reservation, this townsite will become one of the principal mining camps of the Pacific Northwest. It waa only a short time ago
that lots in RosBland, Nelson, Greenwood and other mining centres were Belling for the same price that they are today being Bold
for iu Similkameen.   Come in before the boom and double your money.
Similkameen City to Have Two Railways.
The Victoria, Vancouver & Eastern and the Canadian Paoifio railways are starting immediate oonstruotion for the Similkameen,
which will make this town a railroad centre and divisional point, and when these competing lines are completed through to the
Pacific coast they will become the main through lines, being' the shortest route from Ihe interior to the coaBt. A large sawmill is
running steadily on the weBt addition, the only available timber for milea around. The main street is 90 feet wide, being all
cleared and ready for building purposes. All railways, roads, telegraph and telephone lines will have to come through this
towueite which is located in the centre of the whole Similkameen valley and will become the largest distributing point and
mining centre in British Columbia,
Similkameen City Lots Will Make You Rich.
A large agricultural area to draw from.   Pure water, fine climate, rich mines, big payrolls.
Lots for Sale $2 to $10 Per Front Foot,    teems in m Towns m b. c,
For further particulars apply to
FRANK BAILEY & CO., Greenwood and Similkameen
J. H. YATES, Empire State;.Building, Spokane.
the percentage in Western Australia as follows: Murchison district
38.3 per cent, Mount Leonora 42 28
per cent. Kalgoorlie about 40 per
cent. This ahows that the percentage that supplicB bear to the total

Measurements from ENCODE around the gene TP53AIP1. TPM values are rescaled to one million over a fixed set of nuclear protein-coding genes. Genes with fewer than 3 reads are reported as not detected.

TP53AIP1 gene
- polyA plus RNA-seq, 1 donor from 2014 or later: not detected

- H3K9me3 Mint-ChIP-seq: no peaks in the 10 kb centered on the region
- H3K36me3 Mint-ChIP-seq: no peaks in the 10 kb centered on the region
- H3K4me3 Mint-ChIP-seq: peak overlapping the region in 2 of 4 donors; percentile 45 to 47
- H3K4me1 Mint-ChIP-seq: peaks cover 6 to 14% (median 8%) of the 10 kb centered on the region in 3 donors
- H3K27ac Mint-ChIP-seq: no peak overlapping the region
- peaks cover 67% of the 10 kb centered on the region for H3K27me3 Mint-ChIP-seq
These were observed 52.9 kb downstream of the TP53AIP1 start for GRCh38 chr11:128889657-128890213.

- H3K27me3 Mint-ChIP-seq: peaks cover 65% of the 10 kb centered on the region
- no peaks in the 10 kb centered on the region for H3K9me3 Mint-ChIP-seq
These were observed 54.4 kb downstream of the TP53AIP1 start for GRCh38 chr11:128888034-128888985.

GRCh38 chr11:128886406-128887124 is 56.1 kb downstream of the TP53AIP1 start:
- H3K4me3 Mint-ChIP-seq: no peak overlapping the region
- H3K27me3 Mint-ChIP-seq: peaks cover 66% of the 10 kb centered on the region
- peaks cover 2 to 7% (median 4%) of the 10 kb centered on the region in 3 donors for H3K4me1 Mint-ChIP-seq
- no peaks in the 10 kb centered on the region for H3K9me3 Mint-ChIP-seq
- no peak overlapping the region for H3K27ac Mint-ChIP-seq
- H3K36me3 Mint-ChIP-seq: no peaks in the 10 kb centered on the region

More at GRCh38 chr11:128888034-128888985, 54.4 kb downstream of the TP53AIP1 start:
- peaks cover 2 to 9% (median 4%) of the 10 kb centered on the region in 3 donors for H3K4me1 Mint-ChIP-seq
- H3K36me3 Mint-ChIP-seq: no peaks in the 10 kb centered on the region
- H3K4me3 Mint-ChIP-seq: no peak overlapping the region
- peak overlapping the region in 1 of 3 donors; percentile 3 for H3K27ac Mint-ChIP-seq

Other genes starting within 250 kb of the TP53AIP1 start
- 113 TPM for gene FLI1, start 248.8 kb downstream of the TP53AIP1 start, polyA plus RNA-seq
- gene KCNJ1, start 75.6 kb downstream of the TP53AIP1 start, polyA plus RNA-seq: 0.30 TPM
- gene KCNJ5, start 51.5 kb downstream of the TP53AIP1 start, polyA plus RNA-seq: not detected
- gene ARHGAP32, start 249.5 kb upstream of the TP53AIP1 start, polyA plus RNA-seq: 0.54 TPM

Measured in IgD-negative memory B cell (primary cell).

cost of working exceeds that on
the Rand by at least five per cent.
Supplies therefore will not explain
the anomaly. What the writer
means by the statement that gravi
tation will account for the difference of 4s a ton on free milling
ores we do not know. The anomaly
which, with all deference to our
contemporary, we regard aB real, is
susceptible of a very much easier
explanation, which we believe will
not be lost either on the financial
or technical leaderB of the Rand.—
London Mining Journal.
An Old Timer
Advice received from Chicago
states that Alex Miller, formerly of
this city, ia on the hign road to
fame and fortune in the Windy
city. He was recently appointed
assistant treasurer of the Consoli
dated Stock Exchange. Mr. Miller
has had an extensive (raining in
the banking business. He waB
Grand Forks manager for the
Royal Bank and later acted ae
manager of the Grand ForkB Investment & .Trust company. Mr.
Miller's friends are pleated to hear
of his Buccees.
Mongolians to Go
The agitation of tbe ranchers
and citizens against the Mongolian
railroad laborers near Slccan City,
has had the desired effect, and the
Japs will go. A delegate was sent
down to Nelson to interview the
railroad officials and they promised to remove the Mongolians from
the valley.
Mining and Social Matters
Special Columns
Will  be  Literature, Current Topic?, Canadian
Imperial and Foreign Affairs.
A Serial Story Will Run
Eight Pages!    Eight Pages!
••••••••••••^••••••••••••••••••« •
if The Phoenician.	
Phra, who dies and lives again in
Britain, begins to recount his early ad.
ventures—He buys a British slave girl
and sails on a trading voyage to Cornwall and marries a British princess. Is
attacked and captured by the Romans.
Escapes and is murdered by the Druids.
Is born again iu later Roman Britain.
Finds a ta'.toof d record bv his wife on
his body.
CHAPTER III (Continued)